Carroll County, with optical scanners from Election Systems and Software (ES&S), had to handcount county council votes in its 19 precincts on election day. The Indiana Election Commission determined the computer program didn't comply with Indiana law for that office, Carroll County Clerk Laura Sterrett said.

 

11/12/04 [Permalink]
Over 50,000 votes not counted in Democratic Indiana county due to electronic voting machine "glitch"

BradBlog has the details:

This time, "something zapped it" in a heavily Democratic country in Indiana:

"Maybe there was a power surge," LaPorte County Clerk Lynne Spevak said. "Something zapped it."

At about 7 p.m. Tuesday, it was noticed that the first two or three printouts from individual precinct reports all listed an identical number of voters. Each precinct was listed as having 300 registered voters.

That means the total number of voters for the county would be 22,200, although there are actually more than 79,000 registered voters.
...
Spevak said workers at the clerk's office thought a computer correction could be done once they received a software patch from Election Systems and Software, the Chicago company that provided the tabulation software. However, the patch did not work.

"We thought we could get a copy of it e-mailed file to us and start all over, but once the program was downloaded from Chicago, it still didn't work right," Spevak said.

 

11/11/04 [Permalink]
Indiana County orders voting machine audit after voting machine breakdowns and reports of "straight-party" votes for Democrats showing up as votes for Republicans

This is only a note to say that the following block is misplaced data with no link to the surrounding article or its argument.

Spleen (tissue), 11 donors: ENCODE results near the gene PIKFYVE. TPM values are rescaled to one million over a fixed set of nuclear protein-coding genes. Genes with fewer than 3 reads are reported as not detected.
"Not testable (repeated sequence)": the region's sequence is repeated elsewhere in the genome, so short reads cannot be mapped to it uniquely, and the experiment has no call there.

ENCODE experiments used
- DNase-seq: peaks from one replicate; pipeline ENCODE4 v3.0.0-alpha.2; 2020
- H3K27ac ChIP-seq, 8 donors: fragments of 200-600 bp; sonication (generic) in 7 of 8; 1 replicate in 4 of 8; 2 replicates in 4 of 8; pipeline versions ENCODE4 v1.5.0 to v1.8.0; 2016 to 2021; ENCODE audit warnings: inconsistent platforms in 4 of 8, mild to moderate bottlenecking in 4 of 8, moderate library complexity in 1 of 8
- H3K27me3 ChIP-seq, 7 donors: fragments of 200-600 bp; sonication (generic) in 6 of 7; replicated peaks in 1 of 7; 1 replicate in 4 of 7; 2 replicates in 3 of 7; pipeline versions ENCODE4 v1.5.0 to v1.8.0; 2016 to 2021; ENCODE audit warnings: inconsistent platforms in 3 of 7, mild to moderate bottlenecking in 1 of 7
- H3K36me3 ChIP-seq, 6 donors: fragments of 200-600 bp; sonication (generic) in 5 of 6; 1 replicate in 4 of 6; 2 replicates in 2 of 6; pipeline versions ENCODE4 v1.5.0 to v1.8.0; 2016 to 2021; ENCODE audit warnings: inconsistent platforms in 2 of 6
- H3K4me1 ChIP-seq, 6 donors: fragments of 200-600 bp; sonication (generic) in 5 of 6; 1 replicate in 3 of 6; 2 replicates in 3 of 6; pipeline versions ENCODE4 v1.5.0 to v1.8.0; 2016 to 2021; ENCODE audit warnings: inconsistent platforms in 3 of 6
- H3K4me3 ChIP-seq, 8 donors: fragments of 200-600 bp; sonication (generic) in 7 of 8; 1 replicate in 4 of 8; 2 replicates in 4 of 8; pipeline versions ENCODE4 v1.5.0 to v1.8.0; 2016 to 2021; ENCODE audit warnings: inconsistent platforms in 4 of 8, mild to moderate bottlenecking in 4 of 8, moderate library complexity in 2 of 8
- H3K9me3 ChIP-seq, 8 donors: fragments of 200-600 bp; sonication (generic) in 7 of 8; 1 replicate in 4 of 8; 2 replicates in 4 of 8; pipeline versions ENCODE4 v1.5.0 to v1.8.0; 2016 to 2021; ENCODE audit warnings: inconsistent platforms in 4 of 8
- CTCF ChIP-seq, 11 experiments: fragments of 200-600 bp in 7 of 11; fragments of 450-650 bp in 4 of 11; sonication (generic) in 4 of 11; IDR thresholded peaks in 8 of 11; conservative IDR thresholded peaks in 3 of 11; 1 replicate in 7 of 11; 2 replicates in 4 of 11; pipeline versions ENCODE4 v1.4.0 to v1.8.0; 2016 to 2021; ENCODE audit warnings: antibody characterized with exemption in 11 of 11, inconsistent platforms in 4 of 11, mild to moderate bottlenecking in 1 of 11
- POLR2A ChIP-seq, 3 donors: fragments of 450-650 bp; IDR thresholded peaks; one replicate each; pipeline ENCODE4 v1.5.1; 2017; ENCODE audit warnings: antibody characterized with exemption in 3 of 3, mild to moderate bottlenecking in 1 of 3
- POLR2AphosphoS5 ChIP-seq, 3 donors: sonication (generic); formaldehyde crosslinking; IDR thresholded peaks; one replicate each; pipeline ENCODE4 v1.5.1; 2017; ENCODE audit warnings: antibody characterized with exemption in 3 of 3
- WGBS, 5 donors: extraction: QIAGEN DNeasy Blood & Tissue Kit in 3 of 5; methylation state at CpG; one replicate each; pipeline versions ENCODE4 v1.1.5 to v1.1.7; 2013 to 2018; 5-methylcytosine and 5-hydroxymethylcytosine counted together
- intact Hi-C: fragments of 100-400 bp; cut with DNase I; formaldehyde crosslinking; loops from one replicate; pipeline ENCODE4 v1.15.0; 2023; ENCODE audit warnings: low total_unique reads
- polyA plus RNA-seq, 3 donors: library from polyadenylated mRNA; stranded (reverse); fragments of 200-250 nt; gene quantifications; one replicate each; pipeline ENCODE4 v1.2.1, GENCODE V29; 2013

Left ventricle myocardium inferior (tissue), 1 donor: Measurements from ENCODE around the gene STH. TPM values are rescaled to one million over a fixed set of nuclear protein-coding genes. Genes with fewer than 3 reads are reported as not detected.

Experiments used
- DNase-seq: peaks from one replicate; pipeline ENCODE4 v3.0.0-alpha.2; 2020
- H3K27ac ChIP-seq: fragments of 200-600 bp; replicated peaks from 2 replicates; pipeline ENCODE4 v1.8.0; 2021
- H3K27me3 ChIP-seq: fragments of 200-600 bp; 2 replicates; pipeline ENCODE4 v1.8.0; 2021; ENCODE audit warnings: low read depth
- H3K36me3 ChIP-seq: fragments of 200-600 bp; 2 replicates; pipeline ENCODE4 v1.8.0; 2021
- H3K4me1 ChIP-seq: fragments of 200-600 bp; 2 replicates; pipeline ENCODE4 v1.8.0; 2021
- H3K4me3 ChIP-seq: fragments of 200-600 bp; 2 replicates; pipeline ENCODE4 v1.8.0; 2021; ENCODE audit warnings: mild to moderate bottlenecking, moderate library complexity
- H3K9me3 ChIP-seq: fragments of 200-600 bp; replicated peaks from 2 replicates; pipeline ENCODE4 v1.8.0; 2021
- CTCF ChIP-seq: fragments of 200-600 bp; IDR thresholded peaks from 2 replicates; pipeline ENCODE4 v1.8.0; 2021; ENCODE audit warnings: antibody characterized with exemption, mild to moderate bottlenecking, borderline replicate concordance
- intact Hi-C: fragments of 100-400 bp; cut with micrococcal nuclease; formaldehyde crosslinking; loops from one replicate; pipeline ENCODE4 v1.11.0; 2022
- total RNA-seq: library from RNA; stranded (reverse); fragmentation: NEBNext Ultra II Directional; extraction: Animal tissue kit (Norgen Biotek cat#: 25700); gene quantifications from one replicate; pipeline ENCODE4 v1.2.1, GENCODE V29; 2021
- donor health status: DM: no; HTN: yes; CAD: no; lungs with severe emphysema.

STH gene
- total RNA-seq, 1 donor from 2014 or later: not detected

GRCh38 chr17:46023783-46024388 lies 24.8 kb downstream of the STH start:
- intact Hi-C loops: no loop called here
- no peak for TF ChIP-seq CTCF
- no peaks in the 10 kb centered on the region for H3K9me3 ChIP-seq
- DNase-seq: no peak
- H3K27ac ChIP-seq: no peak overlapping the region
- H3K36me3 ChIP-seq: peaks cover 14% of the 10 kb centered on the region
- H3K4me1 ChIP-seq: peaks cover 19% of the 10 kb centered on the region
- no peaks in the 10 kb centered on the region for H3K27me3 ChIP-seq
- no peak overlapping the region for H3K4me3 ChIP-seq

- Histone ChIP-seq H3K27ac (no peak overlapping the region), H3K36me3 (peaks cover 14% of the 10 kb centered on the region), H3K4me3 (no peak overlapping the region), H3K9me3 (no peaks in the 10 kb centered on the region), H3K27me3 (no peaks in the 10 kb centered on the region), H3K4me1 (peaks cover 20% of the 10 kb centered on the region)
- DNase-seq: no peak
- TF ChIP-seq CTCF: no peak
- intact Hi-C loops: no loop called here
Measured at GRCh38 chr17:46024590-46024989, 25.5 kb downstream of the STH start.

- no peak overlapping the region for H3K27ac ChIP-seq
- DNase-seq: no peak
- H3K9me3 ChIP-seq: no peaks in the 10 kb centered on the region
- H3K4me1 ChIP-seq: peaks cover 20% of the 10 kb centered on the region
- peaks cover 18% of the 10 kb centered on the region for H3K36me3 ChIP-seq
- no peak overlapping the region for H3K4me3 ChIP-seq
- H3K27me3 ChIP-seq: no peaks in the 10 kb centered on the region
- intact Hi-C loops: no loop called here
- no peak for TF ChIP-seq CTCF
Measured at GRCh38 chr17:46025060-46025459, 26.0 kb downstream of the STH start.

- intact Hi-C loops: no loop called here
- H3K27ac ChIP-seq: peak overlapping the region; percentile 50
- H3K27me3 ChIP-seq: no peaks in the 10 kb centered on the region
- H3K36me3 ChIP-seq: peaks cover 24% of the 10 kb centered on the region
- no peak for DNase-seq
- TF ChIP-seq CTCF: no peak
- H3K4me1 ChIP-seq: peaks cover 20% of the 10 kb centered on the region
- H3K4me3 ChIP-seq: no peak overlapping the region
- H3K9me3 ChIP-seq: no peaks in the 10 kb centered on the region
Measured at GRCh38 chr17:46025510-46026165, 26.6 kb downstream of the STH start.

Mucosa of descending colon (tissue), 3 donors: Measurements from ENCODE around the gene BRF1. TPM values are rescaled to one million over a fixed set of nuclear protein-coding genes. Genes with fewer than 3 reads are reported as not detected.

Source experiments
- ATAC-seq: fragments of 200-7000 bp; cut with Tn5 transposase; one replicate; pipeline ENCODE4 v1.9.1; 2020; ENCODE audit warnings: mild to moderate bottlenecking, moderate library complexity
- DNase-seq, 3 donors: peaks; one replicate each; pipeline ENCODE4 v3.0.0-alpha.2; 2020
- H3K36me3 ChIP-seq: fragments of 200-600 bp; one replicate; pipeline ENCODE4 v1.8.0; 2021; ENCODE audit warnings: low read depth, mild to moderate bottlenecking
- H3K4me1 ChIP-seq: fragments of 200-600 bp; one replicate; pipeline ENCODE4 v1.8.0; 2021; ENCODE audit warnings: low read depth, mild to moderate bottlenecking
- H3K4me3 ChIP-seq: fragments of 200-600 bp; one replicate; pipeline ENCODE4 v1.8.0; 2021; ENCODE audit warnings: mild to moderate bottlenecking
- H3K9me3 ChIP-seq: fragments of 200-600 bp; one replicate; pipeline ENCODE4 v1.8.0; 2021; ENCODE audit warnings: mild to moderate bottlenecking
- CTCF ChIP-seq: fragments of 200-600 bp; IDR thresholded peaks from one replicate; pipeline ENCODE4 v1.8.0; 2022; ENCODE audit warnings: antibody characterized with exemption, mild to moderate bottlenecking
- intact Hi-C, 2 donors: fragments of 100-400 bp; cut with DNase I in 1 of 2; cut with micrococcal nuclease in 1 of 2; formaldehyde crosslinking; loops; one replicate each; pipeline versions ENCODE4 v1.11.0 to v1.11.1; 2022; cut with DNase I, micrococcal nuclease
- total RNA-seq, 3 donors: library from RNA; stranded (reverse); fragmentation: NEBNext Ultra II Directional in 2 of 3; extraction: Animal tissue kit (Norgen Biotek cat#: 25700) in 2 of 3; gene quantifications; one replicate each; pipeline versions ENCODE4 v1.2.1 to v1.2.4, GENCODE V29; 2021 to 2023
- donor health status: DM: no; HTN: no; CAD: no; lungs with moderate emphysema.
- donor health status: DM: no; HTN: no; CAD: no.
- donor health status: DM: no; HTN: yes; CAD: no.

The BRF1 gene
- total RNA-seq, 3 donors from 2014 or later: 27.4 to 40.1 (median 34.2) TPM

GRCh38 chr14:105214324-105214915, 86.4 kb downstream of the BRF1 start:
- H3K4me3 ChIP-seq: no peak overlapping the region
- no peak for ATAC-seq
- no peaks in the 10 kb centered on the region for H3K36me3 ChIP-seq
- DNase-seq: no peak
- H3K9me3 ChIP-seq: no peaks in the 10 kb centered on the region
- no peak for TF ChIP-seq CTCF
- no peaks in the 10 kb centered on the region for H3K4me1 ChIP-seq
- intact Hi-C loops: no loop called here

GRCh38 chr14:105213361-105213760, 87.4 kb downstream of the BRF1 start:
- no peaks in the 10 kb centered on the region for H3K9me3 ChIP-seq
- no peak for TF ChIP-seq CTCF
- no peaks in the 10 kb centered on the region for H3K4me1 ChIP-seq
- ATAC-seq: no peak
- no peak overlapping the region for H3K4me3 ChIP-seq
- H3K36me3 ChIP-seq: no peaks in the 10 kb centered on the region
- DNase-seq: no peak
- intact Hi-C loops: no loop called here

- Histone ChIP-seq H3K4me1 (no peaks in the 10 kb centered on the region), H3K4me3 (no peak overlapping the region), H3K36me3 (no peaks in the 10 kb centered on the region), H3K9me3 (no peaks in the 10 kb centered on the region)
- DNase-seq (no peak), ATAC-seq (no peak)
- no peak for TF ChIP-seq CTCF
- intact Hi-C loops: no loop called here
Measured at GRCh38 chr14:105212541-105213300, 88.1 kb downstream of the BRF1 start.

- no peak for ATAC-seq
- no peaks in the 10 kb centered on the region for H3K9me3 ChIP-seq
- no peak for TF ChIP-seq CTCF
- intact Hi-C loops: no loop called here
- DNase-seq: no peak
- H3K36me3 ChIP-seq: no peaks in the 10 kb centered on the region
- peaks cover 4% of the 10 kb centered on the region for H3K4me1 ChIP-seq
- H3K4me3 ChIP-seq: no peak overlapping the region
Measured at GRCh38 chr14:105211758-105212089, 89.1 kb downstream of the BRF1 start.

Via reader radtimes, here is a report in The Courier Press:

The Vanderburgh County Commissioners voted unanimously to conduct an "independent audit" of the Nov. 2 election results, following complaints about possible malfunctions of the county's touch-screen voting machines. Reports of breakdowns of the machines and long voter lines that forced some voters to wait up to three hours to cast their ballots set the stage for the decision at Monday's meeting.

The commissioners agreed to seek proposals this week from information-security firms that specialize in elections and agreed to appoint a Republican and a Democrat to help oversee the audit process. 

"We need to make sure this equipment was working properly," said commissioners president Catherine Fanello, who last week issued a call for an independent evaluation of the performance of voting equipment used in the election. Fanello cited a series of complaints from election workers and voters, as well as reports around the country of other counties confronting problems with their touch-screen voting machines. Vanderburgh County is leasing the machines under a five-year, $2.9 million agreement.

Among the complaints Fanello said she'd heard was that the machines, manufactured by Election Systems & Software, malfunctioned for some who tried to cast "straight-party" ballots. Some who cast straight-party Democratic ballots saw their votes show up as votes for the Republican Party. Despite assurances from a company official that the equipment had passed federal standards and had withstood rigorous testing, Fanello said any computer-based technology has the potential to go awry.